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    Default ki lecture - "Letting Go"

    Ki Lecture given by my teacher in Germany.


    Tracy Reasoner

    Letting Go
    Duisburg, Germany
    May 2006
    C. Curtis Sensei

    There are two names for training: “keiko” and “shugyo”. Keiko means following literally the rules of training. When you go to pick up the sensei at his house, if he tells you to please come at 5:00, then 4:45 is not too early, and 5:05 is way too late. If I went to pick up Suzuki Sensei and he told me 5:00, then by 4:45 his would be sitting on his bench out front wondering where I am. So we have to be there early. “Early” is not early when it is to do with this kind of training. Keiko training means that when he tells you arrive at 5:00, you arrive at 5:00. Of course 5 minutes past five is not even keiko. This is not even training at all. But shugyo training is 4:45 arrival.

    No matter what you do, how you treat your life is how it will be; keiko or shugyo. We say “shinpo uchu rei kanno soku genjo”. This means how you treat life is how life treats you. How you say it will be is how it will be. Though this doesn’t necessarily mean “saying” with your words only, and not necessarily by your actions (though actions are important), and not even necessarily by what you think (although thinking is important). Thinking, speaking, and acting, reflects something deeper. Your actual state of being is important. So what this class here and this training that you do here is to you, depends upon how you treat it. Will it be keiko or will it be shugyo? In other words will it improve your technique only, or will you become a better human being? That is the real meaning of the difference between keiko and shugyo. It’s up to you. So…how you treat everything is everything.

    For instance, when we begin the class like this; let’s say class begins at 2:30. Then please be on the mat at least 10 or 15 minutes before 2:30, so you are ready to train. And 5 minutes before the teacher steps on the mat, you should be sitting like this, silently waiting. In this way, you prepare your condition properly, so that your condition when the teacher comes is ready. Since most people’s habit is to not necessarily be like this, then if this is you, please change your habit, even self consciously if you must, in the beginning. Then, in the end, life itself becomes different for you. Your life can be hum drum and common, or your life can be sacred. It is up to you. Every moment is how you treat that moment. If you want your training to be on the deepest level; if you want to transform your life; if you want to develop yourself in any kind of real way, then you must treat the training in that way. If you take the training for granted, or you are just almost there, then you will be just that. Everything you do, no matter what you do, treat it with the greatest respect. Then in that way you treat yourself with respect. And you will be amazed how much confidence you have automatically in everything you do.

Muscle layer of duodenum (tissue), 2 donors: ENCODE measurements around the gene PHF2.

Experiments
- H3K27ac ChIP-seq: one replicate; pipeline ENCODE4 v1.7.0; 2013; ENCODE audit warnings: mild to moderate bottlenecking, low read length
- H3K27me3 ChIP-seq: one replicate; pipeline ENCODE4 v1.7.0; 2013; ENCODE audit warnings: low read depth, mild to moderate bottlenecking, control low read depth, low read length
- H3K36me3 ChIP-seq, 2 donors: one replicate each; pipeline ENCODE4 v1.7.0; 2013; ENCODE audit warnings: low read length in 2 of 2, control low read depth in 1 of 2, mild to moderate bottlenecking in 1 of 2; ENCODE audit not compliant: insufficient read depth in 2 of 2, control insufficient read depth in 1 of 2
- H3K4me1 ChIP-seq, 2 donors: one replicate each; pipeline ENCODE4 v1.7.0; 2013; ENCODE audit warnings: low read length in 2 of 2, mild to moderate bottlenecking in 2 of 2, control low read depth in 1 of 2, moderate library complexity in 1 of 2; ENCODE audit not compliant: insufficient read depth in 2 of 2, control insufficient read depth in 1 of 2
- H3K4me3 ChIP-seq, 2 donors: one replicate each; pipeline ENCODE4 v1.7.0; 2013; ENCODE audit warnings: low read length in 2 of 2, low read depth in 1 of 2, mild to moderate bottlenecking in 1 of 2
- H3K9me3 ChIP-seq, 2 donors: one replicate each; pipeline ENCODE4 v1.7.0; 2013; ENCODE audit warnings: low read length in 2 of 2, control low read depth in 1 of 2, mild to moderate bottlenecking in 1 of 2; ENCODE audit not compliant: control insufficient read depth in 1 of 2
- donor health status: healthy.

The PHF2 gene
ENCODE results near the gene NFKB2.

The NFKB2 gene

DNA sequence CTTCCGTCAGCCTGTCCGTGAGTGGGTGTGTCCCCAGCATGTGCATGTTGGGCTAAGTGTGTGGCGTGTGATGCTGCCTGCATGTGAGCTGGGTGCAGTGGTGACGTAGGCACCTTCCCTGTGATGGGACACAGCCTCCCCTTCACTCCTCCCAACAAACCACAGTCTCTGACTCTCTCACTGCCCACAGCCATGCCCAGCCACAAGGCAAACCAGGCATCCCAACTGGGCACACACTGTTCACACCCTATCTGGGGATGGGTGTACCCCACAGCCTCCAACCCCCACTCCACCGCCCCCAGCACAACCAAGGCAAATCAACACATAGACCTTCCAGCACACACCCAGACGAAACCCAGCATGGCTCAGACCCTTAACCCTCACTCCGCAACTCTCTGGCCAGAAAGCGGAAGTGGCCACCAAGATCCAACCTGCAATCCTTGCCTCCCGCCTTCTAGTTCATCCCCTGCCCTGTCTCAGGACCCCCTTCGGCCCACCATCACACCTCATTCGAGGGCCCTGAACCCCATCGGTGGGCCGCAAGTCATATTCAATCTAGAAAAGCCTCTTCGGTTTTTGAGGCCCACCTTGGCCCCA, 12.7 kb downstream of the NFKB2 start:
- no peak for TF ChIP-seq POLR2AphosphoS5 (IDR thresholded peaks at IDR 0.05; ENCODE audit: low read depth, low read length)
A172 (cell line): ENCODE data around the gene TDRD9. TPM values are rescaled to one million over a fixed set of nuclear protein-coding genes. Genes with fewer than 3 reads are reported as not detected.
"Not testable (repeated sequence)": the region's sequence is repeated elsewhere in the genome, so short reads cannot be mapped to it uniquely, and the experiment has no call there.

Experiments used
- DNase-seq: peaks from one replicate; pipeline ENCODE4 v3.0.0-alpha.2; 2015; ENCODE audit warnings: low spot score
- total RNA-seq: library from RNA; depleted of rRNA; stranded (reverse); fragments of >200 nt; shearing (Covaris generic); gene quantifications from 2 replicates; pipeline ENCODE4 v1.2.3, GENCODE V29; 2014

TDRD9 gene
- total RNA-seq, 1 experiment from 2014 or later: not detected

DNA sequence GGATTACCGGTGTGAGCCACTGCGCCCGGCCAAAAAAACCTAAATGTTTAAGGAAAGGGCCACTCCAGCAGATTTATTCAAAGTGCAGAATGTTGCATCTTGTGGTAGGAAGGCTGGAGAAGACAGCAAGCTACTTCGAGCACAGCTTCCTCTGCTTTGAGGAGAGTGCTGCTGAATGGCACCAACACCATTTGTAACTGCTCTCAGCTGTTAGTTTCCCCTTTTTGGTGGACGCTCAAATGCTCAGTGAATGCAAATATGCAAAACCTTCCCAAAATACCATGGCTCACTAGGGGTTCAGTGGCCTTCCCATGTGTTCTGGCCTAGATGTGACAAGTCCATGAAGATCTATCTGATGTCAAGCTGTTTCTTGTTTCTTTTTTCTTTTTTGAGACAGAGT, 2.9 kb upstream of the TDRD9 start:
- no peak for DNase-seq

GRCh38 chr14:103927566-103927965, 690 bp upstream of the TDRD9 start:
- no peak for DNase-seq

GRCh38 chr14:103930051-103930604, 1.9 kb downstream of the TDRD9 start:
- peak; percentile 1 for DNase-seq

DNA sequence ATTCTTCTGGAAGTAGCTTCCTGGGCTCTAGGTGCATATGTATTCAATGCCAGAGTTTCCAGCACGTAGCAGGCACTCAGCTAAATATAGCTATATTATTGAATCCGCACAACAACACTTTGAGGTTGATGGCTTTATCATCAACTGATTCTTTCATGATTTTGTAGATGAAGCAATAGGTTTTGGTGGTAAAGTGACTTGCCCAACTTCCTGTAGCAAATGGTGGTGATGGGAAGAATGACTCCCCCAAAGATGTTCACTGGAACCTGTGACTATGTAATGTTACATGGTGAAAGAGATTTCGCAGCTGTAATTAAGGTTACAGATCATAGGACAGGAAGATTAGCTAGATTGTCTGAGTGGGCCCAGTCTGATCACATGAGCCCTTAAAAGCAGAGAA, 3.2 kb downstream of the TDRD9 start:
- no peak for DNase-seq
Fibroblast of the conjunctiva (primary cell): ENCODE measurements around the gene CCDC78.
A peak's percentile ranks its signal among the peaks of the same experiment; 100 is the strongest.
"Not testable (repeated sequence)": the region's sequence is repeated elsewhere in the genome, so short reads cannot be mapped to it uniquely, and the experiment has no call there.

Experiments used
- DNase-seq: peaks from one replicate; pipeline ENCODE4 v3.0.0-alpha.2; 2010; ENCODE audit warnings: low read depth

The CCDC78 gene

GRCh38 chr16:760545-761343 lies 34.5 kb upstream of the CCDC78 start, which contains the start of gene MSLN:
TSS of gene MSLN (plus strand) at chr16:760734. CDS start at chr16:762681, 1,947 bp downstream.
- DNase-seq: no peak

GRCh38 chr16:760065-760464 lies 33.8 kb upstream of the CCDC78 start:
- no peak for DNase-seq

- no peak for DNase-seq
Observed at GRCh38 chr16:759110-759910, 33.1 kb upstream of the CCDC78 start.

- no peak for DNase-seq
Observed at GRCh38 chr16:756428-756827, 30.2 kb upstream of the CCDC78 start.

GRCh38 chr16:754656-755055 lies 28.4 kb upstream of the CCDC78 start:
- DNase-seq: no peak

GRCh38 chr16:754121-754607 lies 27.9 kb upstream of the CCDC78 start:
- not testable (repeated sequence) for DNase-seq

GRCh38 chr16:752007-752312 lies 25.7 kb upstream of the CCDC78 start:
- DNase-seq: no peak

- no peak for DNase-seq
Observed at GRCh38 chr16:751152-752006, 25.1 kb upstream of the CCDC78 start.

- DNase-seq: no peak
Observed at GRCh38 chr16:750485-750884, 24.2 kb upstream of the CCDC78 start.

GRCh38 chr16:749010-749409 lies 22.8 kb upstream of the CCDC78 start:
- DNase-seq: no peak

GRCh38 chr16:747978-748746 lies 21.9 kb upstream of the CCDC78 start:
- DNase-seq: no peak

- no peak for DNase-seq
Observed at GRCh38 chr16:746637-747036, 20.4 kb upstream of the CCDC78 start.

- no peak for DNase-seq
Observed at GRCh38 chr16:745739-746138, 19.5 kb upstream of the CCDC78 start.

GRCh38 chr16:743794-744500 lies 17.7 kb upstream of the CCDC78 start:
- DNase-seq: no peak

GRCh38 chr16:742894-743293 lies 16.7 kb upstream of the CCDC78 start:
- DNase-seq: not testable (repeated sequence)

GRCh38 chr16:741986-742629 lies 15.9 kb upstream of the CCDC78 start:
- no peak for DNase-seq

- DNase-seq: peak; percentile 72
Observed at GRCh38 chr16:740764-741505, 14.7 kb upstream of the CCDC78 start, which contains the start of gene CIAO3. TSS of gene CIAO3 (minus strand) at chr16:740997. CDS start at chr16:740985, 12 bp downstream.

Now, you may think that business of being on the mat and ready to train sounds like a rule. So then, if you do this just because it’s a rule, that’s good, but that’s keiko. Keiko is better than no keiko. But it won’t be shugyo, real training, unless you do it for the right reason. Don’t just do it because I told you. You must do it for yourself, because you recognize what I am telling you. In other words, I am telling you this, for you to make a decision for yourself. I am not telling you this just to make a new rule for you. If you learn to treat the universe in this way, you’ll see that it is always treating you like this. You will notice the universe treats you like you are very important; like what you are engaged in is important; sacred. Sacred. Not religious. Sacred. Sacred is much more important than religious. This is not something religious, but something True, that has real meaning and value for you. So then your life has value.

    We may have the idea that Ki-Aikido is a form, or style, of Aikido. There’s Aikikai, there’s Yoshigasaki, there’s Yuishinkai, there’s Aiki-budo, there’s Ki-Aikido. Right? Of course. Only we are not doing what all those others are doing. This is not just another style of Aikido. This is something entirely different. It is important that you understand this. Because if you don’t understand this, then you may end up homogenizing your Aikido. You know, homogenizing is like they do to milk, taking all the character, all the risk and danger, as well as the original wholeness out of it. If you do this to Aikido, then pretty soon you will become just like everyone else. It is a good thing to become friends with and to interact with people that are different than you. Don’t misunderstand me. You certainly don’t want to be thinking, “My way is the only way. My school, my ethnic background, my culture is the only way.” However please don’t make the mistake of homogenizing what you are doing; in other words taking all the character out of what it is in an effort to be accepted by students and teachers in other schools who may train together with you. Ki-Aikido is not just one more kind of Aikido. Because the essence of what we are teaching here is not taught in other schools. It is not that there is something wrong with other schools. I am not saying that at all. I am saying that what we teach, what Tohei Sensei taught, is not taught in any other school. I am not saying our group is the only way. Any group can be a way. But understand that what we are working on here, you will not find in any other school. There may be nice things out there, but there is not this. So when you interact with others, make sure you don’t loose track of this essential element. We will explore just what that is as we go along here.